Don’t be afraid to go against the grain

On this episode of Women of Washington, Gigi Schumm spoke with Tara Koslov, acting director at the Office of Policy Planning within the Federal Trade Commission. Prior to joining the FTC, Koslov worked in the private sector. She began her career in the federal workforce as a staff attorney within the FTC Bureau of Competition in 1997.

Koslov said she had already made up her mind in high school what she wanted to do. It was because of personal reasons, such as a lawsuit her father went through as an agency whistleblower in New York, that the law field stuck out to her at such a young age.

“At that age — I was 13 or 14 around this time — it became very clear to me that attorneys were the ones who had voices in trying to solve some of these challenging problems. … Because as intelligent and articulate as my dad was, he needed a lawyer to battle some of these issues,” she said. “So that was sort of my first inkling that law is a skill where you get to use words and persuade and that seemed like a good fit for me.”

Koslov also participated in a Mock Trial when she was in high school. Many of her teachers and friends during this period encouraged her to pursue something she was passionate about and then go into law afterward. She followed that advice and studied classics in college. She said mythology was one of her “geeky” pleasures.

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After graduating with her law degree, she worked for several larger law firms.

“I was borrowing a ton of money to go to law school, so I figured, let’s try this private sector thing.” Koslov said. “My family were all in public service and nobody made any money. So my parents were so excited that I might actually be one of these fancy lawyers who goes to a law firm.”

She said she was actually one of the first members of her family to work in the private sector. She interned while in law school for firms in both New York and here in D.C. The firm in Washington ended up offering her a job and she made the move to Washington.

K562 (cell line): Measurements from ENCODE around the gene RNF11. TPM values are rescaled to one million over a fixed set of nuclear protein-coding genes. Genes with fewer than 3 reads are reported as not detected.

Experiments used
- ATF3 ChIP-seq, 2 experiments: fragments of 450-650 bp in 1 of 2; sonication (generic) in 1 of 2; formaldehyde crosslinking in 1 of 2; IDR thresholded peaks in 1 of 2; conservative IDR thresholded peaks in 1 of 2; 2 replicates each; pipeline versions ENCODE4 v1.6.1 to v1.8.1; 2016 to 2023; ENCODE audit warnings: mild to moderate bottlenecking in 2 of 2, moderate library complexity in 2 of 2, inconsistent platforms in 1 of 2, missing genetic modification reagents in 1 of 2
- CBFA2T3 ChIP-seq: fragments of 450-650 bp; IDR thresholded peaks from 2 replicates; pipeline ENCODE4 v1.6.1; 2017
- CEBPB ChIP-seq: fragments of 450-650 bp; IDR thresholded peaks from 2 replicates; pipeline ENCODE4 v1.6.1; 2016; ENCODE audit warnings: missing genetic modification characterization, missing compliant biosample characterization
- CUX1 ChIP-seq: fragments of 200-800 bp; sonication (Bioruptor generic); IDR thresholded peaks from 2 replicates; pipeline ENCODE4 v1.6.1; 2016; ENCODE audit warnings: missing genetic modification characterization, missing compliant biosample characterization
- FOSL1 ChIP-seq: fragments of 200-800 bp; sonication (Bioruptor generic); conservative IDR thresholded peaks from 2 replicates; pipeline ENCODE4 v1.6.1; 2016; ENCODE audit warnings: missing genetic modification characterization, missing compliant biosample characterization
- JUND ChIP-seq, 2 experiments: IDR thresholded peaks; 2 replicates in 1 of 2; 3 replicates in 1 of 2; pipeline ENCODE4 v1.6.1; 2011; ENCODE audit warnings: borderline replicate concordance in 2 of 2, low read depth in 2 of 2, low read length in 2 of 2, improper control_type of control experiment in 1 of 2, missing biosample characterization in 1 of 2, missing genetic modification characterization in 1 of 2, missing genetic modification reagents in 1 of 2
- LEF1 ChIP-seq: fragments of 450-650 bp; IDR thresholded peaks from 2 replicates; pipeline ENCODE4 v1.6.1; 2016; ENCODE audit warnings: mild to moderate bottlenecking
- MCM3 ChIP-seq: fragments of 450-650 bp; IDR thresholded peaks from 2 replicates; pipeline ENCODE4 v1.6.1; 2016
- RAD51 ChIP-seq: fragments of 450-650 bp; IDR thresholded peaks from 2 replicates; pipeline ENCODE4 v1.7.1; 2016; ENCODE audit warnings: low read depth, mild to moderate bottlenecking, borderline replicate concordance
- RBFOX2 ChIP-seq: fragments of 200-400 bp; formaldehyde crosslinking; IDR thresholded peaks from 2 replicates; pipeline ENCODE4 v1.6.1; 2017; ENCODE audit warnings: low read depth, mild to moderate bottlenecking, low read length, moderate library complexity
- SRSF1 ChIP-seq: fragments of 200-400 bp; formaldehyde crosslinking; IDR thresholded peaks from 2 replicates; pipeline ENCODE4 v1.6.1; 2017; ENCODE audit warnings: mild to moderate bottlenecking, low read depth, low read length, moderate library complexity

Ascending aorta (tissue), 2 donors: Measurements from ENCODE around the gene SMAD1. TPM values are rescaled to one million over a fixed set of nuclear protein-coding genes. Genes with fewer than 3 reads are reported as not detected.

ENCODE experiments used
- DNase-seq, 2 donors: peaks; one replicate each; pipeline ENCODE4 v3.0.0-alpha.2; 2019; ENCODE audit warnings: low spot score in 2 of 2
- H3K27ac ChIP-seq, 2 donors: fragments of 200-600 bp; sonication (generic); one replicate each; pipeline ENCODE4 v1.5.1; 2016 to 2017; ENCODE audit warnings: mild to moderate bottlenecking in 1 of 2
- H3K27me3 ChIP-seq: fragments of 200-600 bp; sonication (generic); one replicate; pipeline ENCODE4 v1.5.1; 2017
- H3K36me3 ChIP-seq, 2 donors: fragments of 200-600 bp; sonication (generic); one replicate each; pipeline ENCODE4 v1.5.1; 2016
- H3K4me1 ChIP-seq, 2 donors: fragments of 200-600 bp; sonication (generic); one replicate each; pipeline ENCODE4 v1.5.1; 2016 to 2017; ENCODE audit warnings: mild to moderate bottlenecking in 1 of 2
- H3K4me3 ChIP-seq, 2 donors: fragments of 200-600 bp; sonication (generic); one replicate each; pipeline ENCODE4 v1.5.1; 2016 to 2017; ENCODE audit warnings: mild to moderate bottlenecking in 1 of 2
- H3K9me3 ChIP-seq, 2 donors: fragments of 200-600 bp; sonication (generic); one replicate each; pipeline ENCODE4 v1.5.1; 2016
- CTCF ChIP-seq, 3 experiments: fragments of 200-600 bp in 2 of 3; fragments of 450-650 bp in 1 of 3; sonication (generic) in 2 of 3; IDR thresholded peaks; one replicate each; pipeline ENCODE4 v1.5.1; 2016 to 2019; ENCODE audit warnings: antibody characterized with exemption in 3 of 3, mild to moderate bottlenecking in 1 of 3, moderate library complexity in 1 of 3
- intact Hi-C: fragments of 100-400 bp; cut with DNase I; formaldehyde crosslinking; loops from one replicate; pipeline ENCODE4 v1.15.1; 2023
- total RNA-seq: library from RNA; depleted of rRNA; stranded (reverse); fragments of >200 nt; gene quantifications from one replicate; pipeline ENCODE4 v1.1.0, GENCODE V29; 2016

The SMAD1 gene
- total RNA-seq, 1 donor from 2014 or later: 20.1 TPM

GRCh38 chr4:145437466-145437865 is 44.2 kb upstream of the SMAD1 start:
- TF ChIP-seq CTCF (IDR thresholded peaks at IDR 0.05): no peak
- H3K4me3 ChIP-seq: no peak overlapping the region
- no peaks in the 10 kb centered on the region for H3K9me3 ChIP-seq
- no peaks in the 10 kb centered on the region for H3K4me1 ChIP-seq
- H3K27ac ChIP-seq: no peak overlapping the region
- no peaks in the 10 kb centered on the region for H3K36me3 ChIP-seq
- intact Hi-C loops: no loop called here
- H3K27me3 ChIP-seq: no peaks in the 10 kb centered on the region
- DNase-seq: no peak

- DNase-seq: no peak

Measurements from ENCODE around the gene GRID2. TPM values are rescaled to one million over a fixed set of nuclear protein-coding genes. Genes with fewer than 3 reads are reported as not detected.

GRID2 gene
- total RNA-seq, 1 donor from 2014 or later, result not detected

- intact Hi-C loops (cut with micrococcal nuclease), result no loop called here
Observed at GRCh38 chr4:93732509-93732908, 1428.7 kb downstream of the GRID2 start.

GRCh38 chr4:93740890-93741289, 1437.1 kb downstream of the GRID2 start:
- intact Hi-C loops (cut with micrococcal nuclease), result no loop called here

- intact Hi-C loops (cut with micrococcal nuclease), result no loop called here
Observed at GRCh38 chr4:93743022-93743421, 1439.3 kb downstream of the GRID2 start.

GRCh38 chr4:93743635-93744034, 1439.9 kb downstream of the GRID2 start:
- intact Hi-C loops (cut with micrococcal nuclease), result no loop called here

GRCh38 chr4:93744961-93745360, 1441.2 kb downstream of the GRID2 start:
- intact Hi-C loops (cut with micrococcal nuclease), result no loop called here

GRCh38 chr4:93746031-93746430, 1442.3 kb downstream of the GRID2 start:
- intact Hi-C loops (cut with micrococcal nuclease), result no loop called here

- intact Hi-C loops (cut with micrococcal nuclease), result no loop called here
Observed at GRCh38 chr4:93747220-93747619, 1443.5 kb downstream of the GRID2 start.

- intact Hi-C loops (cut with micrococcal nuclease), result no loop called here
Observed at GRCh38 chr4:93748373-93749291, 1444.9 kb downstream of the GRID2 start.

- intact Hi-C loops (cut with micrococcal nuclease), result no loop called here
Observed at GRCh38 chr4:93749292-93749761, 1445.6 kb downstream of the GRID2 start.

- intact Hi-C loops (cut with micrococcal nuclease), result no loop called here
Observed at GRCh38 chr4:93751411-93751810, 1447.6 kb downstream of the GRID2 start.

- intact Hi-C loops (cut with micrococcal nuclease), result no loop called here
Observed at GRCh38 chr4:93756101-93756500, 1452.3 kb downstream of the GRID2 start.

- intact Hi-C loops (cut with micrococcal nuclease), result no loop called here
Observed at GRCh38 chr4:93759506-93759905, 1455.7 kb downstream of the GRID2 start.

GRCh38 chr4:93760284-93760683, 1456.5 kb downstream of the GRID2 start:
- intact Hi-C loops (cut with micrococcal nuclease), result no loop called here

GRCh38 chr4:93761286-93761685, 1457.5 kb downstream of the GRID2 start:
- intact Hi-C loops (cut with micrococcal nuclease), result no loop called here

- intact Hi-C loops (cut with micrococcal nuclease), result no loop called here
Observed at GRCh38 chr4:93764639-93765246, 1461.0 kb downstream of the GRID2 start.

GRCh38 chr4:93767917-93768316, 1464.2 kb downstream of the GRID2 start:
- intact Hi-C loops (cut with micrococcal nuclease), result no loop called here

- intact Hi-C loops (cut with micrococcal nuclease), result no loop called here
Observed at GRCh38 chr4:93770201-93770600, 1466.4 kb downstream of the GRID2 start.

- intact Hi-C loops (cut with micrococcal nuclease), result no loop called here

Antitrust law was her specialty and she enjoyed working at the firm. But as the firm’s hierarchy of roles became more clear, Koslov felt she wasn’t advancing as quickly as she should and she was faced with a decision: Keep trying to prove herself at the firm or move into a different role that was less focused on making money and more on helping to resolve a case.

Finding a position within the government could be the answer. She said her experience with the firm was positive, but she didn’t want her student loan debt to keep her chained to one job forever. The decision came at the best time, as the federal government was losing employees to those larger private law firms.

But at that time, only two agencies dealt in antitrust law: FTC and the Justice Department. She was offered a position at both.

“It was a very unique moment in time where it was actually easier to get a job in government than it was to get a job in the private sector,” she said. “Because I was going into reverse. I was swimming upstream.”

She ultimately chose the FTC. That decision came from past work experience with the agency and a conversation she had with one of her mentors at the firm. He told her how much he loved working as a staff attorney for the FTC commissioners.

The position she took ended up being exactly what she wanted out of a law career and reminded her of why she chose the field to begin with. Then as she progressed within the FTC, she moved into different roles, including with the Office of Policy Planning.

Koslov has been with the FTC for 21 years and said she couldn’t imagine working anywhere else.

“So one of the great things about the FTC is that if you’re entrepreneurial and you have broad interests, you really can do a lot of career development and progression without leaving the agency,” she said. “As long as I still [feel] like I [am] growing and developing and seeking out new opportunities, I love the agency, I love the people there. I love the mission.”

Koslov focuses mainly on antitrust law and competition policy in her current role. She has been acting director of the office for two years, starting in the Obama administration.

Will she ever return to the private sector? She doesn’t know.

“Every day I pretty much ask myself, where am I doing the most good right now? I am a huge fan of my agency. I’m a huge fan of the work that we do,” she said. “And I really believe that the work that I’m doing there in terms of institutional continuity, in terms of the mission and promoting the mission, supporting my staff and making sure that they can continue to do the really excellent work that they do. … I’ve decided that that’s the right place for me right now.”

Koslov said it’s important in the early stages of your career to be willing to go against the grain. To be willing to start gaining tools and experience now for future opportunities.

“I think the advice I would give to people is if you’re thinking that you want a career where you will have some management responsibility, don’t wait until you have that job to start training for that job,” Koslov said.

She also warned against being afraid to take a job because of the money, lack of expertise or because of the lack of connections.

“Don’t assume that you can’t do this just because of the money. Because I think that with careful planning, anybody can make it work,” she said.